Unsure about booking your flight to San Sebastian during the month of January?
Worried that winter might not be the best time of the year to visit San Sebastian?
Don’t let a few rain drops and a little chill prevent you from enjoying twenty-four hours of uninterrupted celebrations in a gorgeous city like San Sebastian!
Pack up your backs, jump on the first flight available and join in San Sebastian’s Big Day! The, so called, TAMBORRADA.
Plus, as an added bonus, prepare to shop till you drop at unbeatable prices during the country-wide winter sale!
Good enough reasons to visit San Sebastian in January?
The team at OH MY WALK! certainly thinks so and so do the many customers that join us on our walking tours of San Sebastian, rain or shine!
What is the Tamborrada?
The Tamborrada is a wonderful drum playing celebration that takes place every January in San Sebastian. Hundreds of organized groups and associations prepare for the Big Day throughout the entire year and on the evening of the 19th locals and visitors gather in the iconic Constitution Square to inaugurate the festival and revel for 24 consecutive hours.
From the magic moment when the city’s flag is hoisted and the Gaztelubide society starts playing the “March of San Sebastian”, different bands parade along the streets of our gorgeous city dressed as soldiers and cooks (yes, soldiers and cooks!) to honour San Sebastian’s patron saint with an electrifying drum parade.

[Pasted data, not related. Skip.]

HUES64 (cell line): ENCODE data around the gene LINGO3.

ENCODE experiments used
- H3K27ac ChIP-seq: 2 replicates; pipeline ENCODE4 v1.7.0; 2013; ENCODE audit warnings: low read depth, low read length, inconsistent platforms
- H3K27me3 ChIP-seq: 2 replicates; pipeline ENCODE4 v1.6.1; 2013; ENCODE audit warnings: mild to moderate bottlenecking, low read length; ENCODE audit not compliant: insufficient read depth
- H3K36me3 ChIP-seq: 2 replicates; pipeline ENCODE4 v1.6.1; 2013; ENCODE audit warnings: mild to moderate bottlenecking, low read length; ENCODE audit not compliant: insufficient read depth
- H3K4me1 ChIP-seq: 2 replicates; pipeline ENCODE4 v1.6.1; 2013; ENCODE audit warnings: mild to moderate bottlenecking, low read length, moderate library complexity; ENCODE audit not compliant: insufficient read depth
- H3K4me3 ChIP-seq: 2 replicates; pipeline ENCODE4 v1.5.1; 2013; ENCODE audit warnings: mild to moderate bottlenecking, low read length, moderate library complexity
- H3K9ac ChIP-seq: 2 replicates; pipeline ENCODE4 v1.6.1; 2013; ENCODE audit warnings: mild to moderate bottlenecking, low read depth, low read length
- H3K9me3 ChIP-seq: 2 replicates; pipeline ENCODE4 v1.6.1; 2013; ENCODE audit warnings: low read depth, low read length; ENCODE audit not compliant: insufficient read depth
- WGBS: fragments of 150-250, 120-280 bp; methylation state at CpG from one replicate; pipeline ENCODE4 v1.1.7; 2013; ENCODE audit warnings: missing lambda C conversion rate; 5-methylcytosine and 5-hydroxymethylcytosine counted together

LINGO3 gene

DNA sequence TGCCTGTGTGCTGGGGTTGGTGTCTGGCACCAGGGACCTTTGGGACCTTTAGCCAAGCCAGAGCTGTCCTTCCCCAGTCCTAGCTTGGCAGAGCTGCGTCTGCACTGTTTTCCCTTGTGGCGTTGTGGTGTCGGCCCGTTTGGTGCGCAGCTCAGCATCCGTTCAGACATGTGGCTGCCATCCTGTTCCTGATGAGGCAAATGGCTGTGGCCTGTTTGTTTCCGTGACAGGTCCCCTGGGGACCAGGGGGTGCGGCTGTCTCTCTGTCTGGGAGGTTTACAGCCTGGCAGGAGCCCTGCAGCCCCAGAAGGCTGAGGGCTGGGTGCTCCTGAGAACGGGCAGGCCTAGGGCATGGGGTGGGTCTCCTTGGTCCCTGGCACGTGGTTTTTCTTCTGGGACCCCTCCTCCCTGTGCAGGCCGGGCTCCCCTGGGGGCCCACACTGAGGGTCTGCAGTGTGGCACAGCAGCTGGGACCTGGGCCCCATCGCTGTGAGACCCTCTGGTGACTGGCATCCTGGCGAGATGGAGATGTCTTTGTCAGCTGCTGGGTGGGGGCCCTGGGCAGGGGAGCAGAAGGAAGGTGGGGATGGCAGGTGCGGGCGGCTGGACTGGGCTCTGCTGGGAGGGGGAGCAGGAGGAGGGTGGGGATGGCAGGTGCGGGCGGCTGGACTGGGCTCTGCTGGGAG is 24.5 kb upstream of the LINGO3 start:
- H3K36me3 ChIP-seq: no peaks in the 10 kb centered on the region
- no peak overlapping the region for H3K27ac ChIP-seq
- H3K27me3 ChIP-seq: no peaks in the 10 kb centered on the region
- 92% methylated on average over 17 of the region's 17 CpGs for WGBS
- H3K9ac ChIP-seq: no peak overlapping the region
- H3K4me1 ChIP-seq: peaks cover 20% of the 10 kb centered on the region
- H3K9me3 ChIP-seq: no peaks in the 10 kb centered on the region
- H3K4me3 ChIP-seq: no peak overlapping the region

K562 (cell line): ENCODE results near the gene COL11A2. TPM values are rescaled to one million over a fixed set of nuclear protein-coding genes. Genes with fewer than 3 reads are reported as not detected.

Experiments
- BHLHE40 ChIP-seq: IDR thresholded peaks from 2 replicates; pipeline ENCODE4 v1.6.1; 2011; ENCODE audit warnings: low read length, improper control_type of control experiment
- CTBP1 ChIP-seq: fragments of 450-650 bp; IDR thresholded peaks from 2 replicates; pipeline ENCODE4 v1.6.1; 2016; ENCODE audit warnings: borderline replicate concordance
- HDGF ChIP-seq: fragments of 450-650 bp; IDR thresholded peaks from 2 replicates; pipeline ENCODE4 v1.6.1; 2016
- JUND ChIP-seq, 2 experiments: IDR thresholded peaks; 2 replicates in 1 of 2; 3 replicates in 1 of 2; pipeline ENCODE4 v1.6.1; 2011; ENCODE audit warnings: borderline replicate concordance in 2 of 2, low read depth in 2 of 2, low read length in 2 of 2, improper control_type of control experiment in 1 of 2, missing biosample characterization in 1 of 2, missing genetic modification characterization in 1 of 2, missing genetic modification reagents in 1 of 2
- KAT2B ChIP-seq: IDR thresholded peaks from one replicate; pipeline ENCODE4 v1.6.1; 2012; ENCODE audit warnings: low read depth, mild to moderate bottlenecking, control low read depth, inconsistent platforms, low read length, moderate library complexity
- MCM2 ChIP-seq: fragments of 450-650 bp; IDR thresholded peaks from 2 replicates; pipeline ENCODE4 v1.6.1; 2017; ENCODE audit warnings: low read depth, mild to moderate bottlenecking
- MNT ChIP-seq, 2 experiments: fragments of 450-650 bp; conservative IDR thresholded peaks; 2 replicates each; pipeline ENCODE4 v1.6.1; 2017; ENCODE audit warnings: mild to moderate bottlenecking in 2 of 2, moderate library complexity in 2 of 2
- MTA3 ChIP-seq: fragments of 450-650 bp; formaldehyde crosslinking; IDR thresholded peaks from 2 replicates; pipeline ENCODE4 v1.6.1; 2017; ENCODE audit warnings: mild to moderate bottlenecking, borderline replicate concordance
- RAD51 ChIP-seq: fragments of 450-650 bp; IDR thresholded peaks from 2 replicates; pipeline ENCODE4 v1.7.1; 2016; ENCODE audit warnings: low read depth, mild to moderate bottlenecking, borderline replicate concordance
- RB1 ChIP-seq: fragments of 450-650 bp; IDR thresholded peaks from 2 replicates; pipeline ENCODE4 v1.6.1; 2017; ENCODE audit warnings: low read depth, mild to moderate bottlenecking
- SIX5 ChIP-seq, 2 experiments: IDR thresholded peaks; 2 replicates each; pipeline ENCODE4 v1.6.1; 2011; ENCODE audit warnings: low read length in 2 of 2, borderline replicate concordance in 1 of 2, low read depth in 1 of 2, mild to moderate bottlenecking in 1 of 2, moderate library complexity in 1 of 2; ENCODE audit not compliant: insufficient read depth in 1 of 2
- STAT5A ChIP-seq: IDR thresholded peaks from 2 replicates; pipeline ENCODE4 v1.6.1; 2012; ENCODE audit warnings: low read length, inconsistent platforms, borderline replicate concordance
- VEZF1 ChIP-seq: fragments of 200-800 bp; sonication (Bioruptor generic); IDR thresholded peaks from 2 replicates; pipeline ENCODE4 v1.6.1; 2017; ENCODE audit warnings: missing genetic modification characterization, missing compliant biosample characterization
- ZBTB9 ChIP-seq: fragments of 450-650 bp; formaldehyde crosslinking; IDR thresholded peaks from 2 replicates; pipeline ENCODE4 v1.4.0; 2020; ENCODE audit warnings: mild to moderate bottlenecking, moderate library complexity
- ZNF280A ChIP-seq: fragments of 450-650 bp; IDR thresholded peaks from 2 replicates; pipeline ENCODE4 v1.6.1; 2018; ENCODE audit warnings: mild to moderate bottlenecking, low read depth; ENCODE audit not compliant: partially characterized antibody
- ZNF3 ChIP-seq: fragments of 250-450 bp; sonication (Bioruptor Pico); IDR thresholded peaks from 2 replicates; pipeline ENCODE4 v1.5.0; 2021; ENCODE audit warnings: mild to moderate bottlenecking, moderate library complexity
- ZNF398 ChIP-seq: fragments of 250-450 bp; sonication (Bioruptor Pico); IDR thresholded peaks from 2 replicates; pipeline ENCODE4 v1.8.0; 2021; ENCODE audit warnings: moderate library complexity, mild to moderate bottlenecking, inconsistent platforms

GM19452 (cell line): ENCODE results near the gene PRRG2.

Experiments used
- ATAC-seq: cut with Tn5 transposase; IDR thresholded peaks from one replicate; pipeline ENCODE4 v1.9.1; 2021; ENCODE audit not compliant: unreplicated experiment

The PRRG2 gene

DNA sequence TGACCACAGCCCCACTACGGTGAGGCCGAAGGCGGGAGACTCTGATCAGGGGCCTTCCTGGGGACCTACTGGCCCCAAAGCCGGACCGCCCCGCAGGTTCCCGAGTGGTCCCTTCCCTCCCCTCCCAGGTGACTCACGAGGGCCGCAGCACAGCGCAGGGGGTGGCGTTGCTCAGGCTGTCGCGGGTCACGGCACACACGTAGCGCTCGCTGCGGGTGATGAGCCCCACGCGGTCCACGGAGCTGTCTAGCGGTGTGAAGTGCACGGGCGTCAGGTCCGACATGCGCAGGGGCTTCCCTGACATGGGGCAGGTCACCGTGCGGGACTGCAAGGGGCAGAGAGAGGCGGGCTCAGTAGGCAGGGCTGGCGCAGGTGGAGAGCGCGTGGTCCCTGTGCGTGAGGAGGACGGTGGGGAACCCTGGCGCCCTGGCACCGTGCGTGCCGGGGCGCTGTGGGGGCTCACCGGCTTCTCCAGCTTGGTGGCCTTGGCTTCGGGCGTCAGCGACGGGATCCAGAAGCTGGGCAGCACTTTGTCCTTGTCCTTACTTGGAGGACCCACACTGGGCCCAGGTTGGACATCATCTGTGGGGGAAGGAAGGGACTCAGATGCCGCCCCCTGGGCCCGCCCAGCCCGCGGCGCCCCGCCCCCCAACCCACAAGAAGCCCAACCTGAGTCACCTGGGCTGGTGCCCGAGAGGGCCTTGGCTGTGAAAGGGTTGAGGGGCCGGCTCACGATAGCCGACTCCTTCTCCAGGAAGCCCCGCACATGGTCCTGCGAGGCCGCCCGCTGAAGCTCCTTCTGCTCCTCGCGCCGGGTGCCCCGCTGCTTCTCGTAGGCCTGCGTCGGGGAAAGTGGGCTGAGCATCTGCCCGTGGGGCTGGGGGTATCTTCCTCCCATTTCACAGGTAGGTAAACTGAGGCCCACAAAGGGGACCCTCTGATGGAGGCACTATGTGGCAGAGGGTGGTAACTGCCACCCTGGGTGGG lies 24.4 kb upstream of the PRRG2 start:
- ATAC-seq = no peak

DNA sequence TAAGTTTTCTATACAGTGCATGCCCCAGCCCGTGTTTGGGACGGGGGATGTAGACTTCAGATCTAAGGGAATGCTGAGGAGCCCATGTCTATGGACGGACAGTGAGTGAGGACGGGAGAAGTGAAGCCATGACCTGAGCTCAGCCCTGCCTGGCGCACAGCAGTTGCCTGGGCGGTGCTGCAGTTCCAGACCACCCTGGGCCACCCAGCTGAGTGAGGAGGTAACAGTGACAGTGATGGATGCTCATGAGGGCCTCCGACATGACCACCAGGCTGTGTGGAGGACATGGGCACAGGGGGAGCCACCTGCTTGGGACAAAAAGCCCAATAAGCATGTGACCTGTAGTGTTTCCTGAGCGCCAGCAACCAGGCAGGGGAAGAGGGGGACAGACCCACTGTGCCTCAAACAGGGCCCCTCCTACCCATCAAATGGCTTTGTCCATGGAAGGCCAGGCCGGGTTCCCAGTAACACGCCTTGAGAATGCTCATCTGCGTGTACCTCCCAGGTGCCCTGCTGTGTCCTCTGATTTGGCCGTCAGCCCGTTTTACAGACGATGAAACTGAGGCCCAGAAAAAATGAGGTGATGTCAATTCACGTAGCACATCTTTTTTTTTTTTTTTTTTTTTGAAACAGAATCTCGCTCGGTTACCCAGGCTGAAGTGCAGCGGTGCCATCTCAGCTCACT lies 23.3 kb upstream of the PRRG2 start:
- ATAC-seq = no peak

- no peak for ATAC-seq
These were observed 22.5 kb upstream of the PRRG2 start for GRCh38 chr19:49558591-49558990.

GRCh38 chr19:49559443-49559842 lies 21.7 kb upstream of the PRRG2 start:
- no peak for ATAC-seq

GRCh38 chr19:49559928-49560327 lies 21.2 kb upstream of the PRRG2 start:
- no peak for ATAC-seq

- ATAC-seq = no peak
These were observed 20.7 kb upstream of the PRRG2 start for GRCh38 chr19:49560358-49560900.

Playing the drums in San Sebastian’s day Photo: EITB
Too much drumming? I hear you say…
Perhaps, but most of the international walkers that join our walking tours on San Sebastian prefer to look at it like a once in a lifetime opportunity to experience an entire city dancing to the rhythm of drums and the perfect backdrop to enjoy San Sebastian’s unique gastronomy and culture!
How did San Sebastian’s Tamborrada came about?
Many Spanish traditions and festivals have hard to trace origins – the Tamborrada is no exception.
Some say we owe today’s Tamborrada to a happy baker who – back in 1720 – started singing as he was fetching water from one of San Sebastian’s three main fountains. Enchanted by his signing, the girls and servants waiting in line to fill their buckets couldn’t help but start banging on their basins to accompany his melody.
Others argue the Tamborrada was born during the city’s XVIII century military sieges when the locals – displaying the cheeky sense of humour we are known for – started mocking the marching enemy soldiers. With time, a youth drumming group was formed to perform in the city’s Carnival festivity. Their first uniforms replicated those worn by the Gipuzkoan battalions during the War of Independence, but soon other bands targeted other professions with uniforms– cooks and chefs being two of them!